Essays on the Ancient Semitic World (1970):
'During these middle decades of the twentieth century, when each scholarly discipline has long since turned in upon itself and become highly specialised, the search is for some means of liaison among virtually isolated groups. More and more the need has been felt by the individual scholar to pool his resources with those of his colleagues. Otherwise, so runs the tacitly accepted reasoning, we must all wedge ourselves tighter and tighter into narrow passages where no forward movement is possible. The great advantage in a college of scholars in which free exchange of ideas is not only possible, but shrewdly encouraged, is that such impasses are never reached.
for the filed of scholarly endeavour is not segmented into watertight compartments, but resembles the broad expanse of the rainbow, where colours melt into one another, and sharp lines are never certain.
The traditional picture of the lone scholar, doing his work by himself in his garret, must be replaced by the image of the dialogue or seminar.'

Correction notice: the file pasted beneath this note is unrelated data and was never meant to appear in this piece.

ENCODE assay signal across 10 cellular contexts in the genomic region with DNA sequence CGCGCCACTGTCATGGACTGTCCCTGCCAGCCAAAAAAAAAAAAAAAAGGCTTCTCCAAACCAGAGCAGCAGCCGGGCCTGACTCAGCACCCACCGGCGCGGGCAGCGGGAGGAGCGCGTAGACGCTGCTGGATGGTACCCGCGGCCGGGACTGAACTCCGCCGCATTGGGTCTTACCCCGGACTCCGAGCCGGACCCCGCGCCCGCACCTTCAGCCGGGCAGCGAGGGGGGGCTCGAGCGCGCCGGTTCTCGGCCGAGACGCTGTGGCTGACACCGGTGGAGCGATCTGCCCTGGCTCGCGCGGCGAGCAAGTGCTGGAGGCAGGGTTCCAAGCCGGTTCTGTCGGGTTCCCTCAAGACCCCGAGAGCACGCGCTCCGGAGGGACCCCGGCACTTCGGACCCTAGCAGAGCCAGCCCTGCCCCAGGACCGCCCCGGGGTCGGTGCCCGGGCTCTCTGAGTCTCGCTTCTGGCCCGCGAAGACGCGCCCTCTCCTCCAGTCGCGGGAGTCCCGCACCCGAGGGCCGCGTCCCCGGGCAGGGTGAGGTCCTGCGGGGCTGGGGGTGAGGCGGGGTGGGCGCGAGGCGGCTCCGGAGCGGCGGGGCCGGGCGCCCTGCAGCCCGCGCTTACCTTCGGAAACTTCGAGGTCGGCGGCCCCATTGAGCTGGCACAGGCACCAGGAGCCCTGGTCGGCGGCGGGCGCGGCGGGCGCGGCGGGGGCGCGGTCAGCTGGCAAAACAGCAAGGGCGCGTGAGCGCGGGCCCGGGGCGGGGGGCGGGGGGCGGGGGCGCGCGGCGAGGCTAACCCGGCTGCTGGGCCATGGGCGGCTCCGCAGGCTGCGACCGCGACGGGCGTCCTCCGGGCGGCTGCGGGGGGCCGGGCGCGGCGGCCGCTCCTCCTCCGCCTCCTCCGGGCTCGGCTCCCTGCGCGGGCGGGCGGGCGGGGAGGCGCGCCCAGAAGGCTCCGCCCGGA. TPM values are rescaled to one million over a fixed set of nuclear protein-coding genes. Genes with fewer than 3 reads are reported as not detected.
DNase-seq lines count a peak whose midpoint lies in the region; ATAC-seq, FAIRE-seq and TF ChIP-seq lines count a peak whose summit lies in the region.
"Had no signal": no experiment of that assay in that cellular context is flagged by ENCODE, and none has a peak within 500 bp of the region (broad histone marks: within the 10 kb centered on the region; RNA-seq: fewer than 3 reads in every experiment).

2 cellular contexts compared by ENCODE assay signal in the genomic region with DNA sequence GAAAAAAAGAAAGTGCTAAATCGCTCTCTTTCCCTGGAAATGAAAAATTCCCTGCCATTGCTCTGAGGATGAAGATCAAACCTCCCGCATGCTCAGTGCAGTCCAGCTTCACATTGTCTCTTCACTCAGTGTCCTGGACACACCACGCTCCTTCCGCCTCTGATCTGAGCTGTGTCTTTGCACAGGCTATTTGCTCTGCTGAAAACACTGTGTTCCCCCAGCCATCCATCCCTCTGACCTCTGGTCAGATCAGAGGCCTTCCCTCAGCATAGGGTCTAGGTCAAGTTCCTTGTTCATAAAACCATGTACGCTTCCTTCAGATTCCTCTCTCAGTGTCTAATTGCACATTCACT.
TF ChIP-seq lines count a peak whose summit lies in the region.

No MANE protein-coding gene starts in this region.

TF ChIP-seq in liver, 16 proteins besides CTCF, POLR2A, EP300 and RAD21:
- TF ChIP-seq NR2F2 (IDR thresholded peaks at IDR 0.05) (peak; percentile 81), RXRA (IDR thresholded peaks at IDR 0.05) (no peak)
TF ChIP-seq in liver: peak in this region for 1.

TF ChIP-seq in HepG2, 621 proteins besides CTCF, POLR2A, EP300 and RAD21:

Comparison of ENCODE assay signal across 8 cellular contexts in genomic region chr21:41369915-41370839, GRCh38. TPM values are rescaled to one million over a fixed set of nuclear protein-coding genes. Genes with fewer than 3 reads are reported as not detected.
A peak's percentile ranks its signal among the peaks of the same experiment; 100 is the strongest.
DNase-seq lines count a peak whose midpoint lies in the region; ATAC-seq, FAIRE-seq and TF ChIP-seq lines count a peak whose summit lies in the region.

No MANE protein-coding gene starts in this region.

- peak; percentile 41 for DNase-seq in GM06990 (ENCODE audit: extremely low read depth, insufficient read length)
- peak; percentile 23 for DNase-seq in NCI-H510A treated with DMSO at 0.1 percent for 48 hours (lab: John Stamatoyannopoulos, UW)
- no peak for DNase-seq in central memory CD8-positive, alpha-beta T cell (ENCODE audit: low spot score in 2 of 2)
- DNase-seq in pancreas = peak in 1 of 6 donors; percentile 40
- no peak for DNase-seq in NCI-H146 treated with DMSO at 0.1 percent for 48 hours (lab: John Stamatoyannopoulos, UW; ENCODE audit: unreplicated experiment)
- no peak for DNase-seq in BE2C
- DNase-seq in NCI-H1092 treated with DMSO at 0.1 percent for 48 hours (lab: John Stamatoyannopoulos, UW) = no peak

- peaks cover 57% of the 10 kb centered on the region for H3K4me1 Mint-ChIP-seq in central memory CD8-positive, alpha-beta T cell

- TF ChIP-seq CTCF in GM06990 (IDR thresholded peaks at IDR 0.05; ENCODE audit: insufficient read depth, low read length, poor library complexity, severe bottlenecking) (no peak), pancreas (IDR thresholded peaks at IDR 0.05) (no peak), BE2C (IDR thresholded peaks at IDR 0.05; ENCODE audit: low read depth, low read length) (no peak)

A Grammar of Septuagint Greek (1905):
'The labour of many good men, such as the Rev. W. H. Seddon, now Vicar of Painswick, and the Rev. Osmond Archer, to name two who happen to fall under our knowledge, has thus been left without acknowledgement. They toiled silently for the advancement of learning, like the coral insects who play their part beneath the waters in rearing a fair island for the abode of man.'
'No Higher Critic is likely to trouble himself about disentangling the different strands of authorship [i.e. of the two authors]... if anyone should be tempted to exercise his wits in that direction... we will give him one clue: If anything should strike him as being not merely sound but brilliant, he may confidently set it down to this third source [i.e. Walter Scott].'